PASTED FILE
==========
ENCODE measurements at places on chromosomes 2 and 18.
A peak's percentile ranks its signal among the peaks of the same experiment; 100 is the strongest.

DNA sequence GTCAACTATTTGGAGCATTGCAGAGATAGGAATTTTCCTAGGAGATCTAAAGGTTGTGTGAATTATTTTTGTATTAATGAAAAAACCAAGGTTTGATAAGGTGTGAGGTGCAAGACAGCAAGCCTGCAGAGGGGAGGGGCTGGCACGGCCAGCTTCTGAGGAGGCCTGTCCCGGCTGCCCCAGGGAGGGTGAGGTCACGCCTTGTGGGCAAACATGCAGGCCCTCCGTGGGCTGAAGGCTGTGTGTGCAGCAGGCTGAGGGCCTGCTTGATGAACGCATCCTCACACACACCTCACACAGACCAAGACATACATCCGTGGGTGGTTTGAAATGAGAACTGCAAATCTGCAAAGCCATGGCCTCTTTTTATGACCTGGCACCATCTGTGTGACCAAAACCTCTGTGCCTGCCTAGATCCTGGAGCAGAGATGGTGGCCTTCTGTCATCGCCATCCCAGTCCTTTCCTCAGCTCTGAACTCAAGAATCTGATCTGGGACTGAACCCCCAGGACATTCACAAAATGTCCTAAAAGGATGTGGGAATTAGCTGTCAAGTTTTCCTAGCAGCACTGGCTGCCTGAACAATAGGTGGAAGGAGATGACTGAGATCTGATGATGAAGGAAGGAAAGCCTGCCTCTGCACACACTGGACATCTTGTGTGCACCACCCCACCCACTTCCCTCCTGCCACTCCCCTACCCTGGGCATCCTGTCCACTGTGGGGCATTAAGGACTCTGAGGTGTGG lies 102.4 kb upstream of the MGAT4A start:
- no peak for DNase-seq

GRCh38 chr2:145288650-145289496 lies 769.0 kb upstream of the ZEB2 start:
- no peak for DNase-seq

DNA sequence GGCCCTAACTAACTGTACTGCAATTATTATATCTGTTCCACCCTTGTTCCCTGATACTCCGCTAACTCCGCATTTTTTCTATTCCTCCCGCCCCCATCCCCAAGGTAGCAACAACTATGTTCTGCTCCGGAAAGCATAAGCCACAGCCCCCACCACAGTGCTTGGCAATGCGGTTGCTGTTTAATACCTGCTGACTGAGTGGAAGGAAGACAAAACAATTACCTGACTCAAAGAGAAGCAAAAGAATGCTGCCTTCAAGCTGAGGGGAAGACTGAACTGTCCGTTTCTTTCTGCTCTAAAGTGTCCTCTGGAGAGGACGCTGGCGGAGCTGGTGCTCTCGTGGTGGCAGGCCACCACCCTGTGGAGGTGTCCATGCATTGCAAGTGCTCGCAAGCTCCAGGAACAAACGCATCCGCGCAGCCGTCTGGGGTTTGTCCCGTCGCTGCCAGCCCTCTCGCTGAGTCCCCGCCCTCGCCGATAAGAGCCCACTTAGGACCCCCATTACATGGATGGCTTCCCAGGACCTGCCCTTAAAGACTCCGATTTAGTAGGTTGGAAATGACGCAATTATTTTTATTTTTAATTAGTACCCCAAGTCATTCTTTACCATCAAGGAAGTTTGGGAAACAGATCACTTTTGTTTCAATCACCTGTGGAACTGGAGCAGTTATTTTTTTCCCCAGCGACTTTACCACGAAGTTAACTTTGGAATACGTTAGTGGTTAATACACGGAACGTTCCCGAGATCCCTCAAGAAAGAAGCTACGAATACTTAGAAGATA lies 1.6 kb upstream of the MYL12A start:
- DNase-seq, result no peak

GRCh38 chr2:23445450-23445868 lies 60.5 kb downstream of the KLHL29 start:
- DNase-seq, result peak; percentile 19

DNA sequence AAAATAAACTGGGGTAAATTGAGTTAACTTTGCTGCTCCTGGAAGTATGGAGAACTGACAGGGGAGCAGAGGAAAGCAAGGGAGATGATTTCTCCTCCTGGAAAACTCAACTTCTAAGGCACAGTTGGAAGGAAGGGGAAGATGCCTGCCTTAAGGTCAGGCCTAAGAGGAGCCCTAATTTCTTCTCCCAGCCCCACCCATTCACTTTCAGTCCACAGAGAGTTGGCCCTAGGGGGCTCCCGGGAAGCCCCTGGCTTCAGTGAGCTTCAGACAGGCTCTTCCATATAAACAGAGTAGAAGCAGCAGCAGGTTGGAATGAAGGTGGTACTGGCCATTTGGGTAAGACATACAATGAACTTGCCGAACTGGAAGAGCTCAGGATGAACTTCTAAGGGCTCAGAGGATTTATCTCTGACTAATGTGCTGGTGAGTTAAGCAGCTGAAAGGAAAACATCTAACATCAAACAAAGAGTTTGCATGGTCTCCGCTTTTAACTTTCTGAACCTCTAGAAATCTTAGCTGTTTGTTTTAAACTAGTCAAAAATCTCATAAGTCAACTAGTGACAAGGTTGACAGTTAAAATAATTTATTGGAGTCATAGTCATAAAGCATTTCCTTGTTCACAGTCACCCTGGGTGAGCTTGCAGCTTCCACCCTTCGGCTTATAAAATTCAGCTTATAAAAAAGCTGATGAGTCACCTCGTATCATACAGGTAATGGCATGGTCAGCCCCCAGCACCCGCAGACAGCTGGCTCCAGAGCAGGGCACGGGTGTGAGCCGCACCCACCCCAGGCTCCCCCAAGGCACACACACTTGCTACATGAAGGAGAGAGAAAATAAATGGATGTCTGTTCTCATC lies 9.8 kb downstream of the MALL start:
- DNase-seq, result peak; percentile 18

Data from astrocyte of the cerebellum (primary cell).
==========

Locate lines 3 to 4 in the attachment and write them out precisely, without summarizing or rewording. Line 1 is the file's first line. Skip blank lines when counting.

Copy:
DNA sequence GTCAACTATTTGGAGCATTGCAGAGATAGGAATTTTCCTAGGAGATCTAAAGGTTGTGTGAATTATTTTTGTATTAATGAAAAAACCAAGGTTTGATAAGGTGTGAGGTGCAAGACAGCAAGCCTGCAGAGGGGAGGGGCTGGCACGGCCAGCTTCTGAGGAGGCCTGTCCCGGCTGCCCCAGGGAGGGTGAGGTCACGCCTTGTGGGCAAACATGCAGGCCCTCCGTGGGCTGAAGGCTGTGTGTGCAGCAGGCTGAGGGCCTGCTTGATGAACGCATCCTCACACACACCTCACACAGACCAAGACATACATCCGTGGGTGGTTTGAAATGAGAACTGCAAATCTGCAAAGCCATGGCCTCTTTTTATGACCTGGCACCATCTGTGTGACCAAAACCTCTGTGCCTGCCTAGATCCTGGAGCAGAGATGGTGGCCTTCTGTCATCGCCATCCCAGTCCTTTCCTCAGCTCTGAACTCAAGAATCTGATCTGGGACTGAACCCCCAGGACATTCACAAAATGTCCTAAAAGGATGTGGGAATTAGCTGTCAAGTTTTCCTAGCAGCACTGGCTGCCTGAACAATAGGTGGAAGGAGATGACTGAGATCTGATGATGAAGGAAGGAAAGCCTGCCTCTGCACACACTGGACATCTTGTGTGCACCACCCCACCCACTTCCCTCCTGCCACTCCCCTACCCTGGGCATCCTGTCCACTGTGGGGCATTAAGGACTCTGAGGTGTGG lies 102.4 kb upstream of the MGAT4A start:
- no peak for DNase-seq